Snickers CakePosted: November 18, 2013
After making Snickers Pie for M’s birthday for the last two years, I vowed to switch things up from that delicious sugar coma. Shortly after last year’s pie, I was considering adding something to the pie itself, to cut the pure caramel+peanut mix that fills the shell. But when his birthday rolled around this year, I thought I might try my hand at a Snickers cake–mostly because I had an excuse to use salted caramel frosting, but also because I thought it would be simpler than making Snickers Pie. Please, feel free to laugh at my hopeless wish. If there is a way to over-complicate dishes, I will find it. Ahem. Anyways, I went searching for a cake recipe–one of the few baking “staples” for which I have not yet developed a favorite recipe. A little research brought me to David Lebovitz’ German Chocolate Cake, along with recommendations for making it gluten-free. I had some experience with frosting and with caramel, so I didn’t think it would be too difficult to combine the two. My idea was two layers of chocolate cake, sandwiching a layer of caramel-peanut mix, and wrapped up in salted caramel frosting. Nothing revolutionary. But, let’s step back and take a moment to look at some facts because, while I tried not to think about it, I was pretty unprepared to make this cake.
- I haven’t successfully baked a gluten-free cake purely from scratch.
- I haven’t ever frosted a layer cake.
- I had just grabbed Raw Sugar from Costco–super exciting!–but I had never baked with it.
To be fair, I could manage with the cake part and the frosting part. I had done some research. I knew about crumb coats. However, the raw sugar truly threw me for a loop. When I started the cake, it wouldn’t cream and blend into the butter (on a side note, I know there are two pretty big camps regarding creaming butter+sugar in GF baking. Some say to definitely mix the ingredients until smooth and uniform to ensure a nice smooth batter. Other say that creaming the butter and sugar causes spreading in cookies and other weird imbalances. I am in Camp Cream The Butter+Sugar. But please, use whatever works for you.) Anyways, after 15 minutes at high speed in my KitchenAid, there was a little bit of difference. A tiny taste was less…crunchy. But still far from smooth. Since the next step in the recipe is to add the melted chocolate+water mixture, I went ahead, thinking the last vestiges of warmth from the melted mixture would help to further encourage my sugar crystals to dissolve. Well, long story short, my crystals did not really dissolve, but I plowed ahead anyways, knowing that I had to bak the cake that night, in order to frost it the next day to be ready for M’s birthday. I think I over mixed the batter. Thankfully, the lack of gluten kept it from getting ‘tough’ which is the traditional concern with over mixing. The batter was, however, super aerated and fluffy. Since beaten egg whites are added to the batter, I knew we were going for a light and fluffy batter. But the overeaten batter + egg whites = too much light and fluffy. The cake baked up extremely crumbly and a tad dry.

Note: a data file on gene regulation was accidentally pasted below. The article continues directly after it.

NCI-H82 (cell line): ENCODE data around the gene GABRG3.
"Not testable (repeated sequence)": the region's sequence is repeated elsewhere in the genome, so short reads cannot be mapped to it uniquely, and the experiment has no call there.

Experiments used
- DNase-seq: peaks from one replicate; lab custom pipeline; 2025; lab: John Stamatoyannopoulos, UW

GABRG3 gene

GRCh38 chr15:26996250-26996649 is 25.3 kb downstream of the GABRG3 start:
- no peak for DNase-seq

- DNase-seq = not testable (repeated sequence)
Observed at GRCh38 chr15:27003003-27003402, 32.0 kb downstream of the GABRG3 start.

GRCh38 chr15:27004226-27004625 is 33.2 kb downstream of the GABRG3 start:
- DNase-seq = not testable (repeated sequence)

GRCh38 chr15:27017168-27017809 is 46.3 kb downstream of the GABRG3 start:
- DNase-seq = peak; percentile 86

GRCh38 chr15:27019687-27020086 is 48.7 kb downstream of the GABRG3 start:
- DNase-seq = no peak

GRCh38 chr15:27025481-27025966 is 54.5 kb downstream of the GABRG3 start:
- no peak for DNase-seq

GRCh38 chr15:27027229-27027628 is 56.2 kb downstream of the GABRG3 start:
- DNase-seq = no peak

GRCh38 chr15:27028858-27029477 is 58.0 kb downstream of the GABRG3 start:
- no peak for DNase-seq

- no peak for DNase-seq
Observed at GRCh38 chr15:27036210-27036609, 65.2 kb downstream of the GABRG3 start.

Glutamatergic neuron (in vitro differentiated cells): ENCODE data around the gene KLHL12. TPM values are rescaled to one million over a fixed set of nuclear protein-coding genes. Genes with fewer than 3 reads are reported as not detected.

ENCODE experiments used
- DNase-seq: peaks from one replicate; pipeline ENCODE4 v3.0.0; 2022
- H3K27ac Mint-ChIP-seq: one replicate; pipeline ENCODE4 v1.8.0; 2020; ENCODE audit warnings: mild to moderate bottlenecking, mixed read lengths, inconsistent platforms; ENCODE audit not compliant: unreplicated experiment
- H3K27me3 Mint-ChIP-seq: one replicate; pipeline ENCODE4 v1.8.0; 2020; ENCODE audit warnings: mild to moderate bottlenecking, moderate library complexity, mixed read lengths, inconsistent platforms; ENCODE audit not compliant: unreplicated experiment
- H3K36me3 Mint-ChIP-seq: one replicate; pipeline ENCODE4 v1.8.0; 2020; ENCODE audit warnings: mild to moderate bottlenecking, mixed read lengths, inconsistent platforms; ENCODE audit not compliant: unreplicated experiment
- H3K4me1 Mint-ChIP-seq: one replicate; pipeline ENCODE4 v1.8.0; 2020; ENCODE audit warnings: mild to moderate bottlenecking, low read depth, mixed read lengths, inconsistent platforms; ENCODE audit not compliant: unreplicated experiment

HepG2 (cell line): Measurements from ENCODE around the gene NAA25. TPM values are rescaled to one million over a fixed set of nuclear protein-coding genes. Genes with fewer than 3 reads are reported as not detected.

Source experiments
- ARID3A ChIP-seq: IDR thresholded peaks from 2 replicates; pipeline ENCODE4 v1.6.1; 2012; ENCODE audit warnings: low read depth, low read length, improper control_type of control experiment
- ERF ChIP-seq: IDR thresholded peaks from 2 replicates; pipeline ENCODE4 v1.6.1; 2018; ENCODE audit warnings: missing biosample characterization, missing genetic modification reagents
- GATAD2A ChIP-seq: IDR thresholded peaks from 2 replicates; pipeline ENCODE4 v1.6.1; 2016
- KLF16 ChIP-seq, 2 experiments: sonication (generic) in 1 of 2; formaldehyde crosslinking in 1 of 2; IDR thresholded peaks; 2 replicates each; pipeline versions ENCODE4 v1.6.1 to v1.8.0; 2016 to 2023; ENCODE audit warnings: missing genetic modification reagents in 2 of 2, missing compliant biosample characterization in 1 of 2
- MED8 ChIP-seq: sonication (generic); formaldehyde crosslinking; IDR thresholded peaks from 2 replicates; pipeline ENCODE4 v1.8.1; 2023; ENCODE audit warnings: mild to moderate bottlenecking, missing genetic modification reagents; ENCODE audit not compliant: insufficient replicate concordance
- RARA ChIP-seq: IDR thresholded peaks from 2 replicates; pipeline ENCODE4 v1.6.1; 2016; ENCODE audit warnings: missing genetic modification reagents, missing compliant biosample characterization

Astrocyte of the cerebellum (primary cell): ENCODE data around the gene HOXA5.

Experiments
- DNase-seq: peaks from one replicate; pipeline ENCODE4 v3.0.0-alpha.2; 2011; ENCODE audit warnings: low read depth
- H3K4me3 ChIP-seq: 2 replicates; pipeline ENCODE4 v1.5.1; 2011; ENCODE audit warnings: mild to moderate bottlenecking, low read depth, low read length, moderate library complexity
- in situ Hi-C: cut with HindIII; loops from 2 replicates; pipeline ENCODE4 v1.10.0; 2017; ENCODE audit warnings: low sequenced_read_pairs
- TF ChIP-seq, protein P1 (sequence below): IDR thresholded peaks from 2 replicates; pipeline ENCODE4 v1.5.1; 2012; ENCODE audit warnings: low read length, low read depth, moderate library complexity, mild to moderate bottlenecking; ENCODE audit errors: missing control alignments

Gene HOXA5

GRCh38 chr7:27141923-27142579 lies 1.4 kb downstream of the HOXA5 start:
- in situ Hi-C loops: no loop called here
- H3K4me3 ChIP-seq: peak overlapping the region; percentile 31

I pressed onward once again hoping that the addition of caramel and frosting would add some moisture to the cake. Thankfully they did, and even managed to hold together the crumbling cake. I made the caramel, mixed some with the peanuts and some into frosting and hoped things would work out in my favor. A crumb coat was definitely essential–I even put the cake in the freezer for 10 minutes to really set the crumb coat. I decided (one of the better decisions in this process) to do a thin layer of frosting between the layers of cake and the peanut-caramel mixture, which really helped to stick everything together. However, while spreading the outer layer of frosting onto the cake, I started to worry that I would not have enough frosting. So I concentrated on the sides and decided to spread another layer of caramel and peanuts over the top to hide the frosting-less surface. And once the layer of peanut-caramel frosting had been applied, and the frosted portion of the cake given what little decorative touches that I could manage for my first real frosting attempt, I really lost control. A drizzle of chocolate would look really nice. Why not some caramel too? So much for simple.
What’s done is done, and this cake finally was finished. I shut it in the fridge for the next day after giving M a sneak peek. On his birthday, we finally managed to make room for a little slice right before bed. We went to Texas de Brazil for dinner, a Brazilian steak house where you pay a flat price, like a buffet. They have an incredible, mostly gluten-free-friendly fresh “salad bar” that is actually rounded out by cheese, charcuterie, roasted vegetables, and other delights that far surpass the typical salad bar fare. Then, waiters will come around to your table with freshly seared, hot and smoky skewers of meat of every variety: slicing off as much flank steak, top round, filet mignon, roast beef, chicken, pork, and ribs you can eat. I repeat, AS MUCH MEAT (and delicious salad bar offerings) as you can eat! It is a magical place. Except for the sausage, all the meats are gluten-free, and most of the salad bar offerings are as well. The staff is very knowledgeable, just mention your need for gluten-free dining when you make the reservation. I had never been to Texas de Brazil before, and while M and I put up a good fight, when we finally managed to roll our stuffed selves home, the last thing we wanted was cake.